Fall is in the air in Washington wine country. Nights are chilly, mornings crisp and the grapes are growing juicy on the vines. In a few days the work of harvest will begin and what better way to prepare for a day (and maybe some drinking) in the vineyard than with a hearty, lovingly crafted breakfast? Fresh-faced kids, Kory and Rachel Nagler will do just that at one of Walla Walla's most popular breakfast spots, The Maple Counter Cafe. The diverse menu features homemade specialities from butter basted eggs to the train whistle-inspiring, and belt-loosening, Apple pancake. Play a game and weigh yourself before you go, then weigh yourself after. You're guaranteed to gain multiple pounds of goodness.
Let's talk about pancakes. How'd you learn to make such fine pancakes?
Kory: The answer is short and easy. My parents own a restaurant in Sequim called the Oak Table Cafe and I grew up there. It opened in 1981 and I was born in 1983 so I was literally raised in a restaurant. I used to play in the batter bowl -- it was this HUGE bowl -- and there are baby pictures of me all cute and naked in the batter bowl. Not when there was batter in it of course. But I learned to make pancakes from several people growing up, from different cooks in the restaurant to my dad, and the most difficult part of pancakes is the recipes -- and I was lucky enough to have those handy.You're both originally from the Olympic Peninsula -- what was it that attracted you to Eastern Washington?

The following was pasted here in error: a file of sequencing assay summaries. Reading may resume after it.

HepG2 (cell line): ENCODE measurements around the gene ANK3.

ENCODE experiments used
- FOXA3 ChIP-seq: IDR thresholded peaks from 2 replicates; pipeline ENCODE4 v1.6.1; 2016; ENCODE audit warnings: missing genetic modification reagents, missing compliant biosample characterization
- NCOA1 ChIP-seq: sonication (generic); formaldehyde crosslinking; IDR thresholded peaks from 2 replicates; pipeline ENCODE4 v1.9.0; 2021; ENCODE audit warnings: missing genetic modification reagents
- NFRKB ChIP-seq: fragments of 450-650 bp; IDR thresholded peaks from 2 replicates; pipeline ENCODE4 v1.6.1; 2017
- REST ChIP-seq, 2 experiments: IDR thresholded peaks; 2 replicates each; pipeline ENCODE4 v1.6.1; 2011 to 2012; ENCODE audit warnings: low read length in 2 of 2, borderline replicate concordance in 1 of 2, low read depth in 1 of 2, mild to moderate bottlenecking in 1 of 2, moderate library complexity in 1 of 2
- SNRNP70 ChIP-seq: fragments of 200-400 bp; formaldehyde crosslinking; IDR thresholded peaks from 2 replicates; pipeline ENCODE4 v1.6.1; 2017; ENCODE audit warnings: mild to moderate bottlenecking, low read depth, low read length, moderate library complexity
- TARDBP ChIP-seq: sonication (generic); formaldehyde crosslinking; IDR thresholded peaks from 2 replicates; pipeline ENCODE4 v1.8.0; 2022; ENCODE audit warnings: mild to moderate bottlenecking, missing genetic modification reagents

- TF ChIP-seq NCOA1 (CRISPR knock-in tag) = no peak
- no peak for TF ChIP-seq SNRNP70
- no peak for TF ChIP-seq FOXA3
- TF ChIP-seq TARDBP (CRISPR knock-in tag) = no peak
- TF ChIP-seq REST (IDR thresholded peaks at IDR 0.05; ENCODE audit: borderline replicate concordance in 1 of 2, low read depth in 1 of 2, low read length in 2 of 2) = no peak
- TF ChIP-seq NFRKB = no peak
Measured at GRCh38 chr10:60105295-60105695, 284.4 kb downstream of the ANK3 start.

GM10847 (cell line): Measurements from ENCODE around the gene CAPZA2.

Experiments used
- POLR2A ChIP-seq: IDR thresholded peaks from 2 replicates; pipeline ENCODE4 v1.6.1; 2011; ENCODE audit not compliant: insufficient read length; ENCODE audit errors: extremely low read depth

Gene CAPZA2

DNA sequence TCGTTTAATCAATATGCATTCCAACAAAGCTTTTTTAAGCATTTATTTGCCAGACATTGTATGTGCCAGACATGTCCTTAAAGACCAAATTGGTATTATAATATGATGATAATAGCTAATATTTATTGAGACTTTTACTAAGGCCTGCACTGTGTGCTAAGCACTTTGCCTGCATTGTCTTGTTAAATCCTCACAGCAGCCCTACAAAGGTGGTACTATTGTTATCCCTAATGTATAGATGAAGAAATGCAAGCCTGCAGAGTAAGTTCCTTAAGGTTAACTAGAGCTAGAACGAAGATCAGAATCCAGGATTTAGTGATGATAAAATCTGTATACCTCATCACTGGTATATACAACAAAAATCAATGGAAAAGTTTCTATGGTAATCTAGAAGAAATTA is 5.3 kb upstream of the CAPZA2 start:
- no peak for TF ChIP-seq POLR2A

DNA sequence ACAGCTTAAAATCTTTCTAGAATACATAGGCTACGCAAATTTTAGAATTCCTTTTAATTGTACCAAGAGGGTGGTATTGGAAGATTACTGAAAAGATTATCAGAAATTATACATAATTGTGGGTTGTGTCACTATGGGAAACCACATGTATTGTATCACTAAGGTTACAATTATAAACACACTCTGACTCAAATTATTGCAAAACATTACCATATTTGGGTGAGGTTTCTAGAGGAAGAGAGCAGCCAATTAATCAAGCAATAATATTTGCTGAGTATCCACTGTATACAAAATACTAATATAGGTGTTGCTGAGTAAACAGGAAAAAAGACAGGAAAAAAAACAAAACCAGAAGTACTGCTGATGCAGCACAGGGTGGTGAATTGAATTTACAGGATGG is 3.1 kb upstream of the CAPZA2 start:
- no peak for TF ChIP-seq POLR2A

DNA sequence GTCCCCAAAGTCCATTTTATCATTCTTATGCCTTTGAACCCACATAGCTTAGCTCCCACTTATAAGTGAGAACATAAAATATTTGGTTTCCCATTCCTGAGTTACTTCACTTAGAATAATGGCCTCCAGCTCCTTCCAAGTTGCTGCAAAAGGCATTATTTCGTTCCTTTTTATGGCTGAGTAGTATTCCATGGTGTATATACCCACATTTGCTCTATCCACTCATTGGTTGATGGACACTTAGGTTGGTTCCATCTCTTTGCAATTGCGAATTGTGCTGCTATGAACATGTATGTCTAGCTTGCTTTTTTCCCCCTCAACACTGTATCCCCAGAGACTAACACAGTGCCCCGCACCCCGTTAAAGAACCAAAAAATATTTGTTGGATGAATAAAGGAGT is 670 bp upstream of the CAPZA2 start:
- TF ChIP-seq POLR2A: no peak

Rachel: We had known for a long time that we wanted to open a restaurant but we couldn't go back to the Olympic Peninsula because Kory's parents had their restaurant there and his Aunt owns a couple of restaurants in Port Angeles. We knew we didn't want to stay in Seattle because it was just a little too big for what we were looking for in the long term. My parents had friends who would come to Walla Walla and they recommended it to us so we came out and just fell in love with it immediately. We were still probably like 10 miles outside of town and I could just feel how much I already loved it. The downtown was so cute and everyone was so nice. So we came back a few times to make sure it was the right place and every time we came back we loved it more and more. Our parents were sad to see us leave that side but ultimately are really happy for us.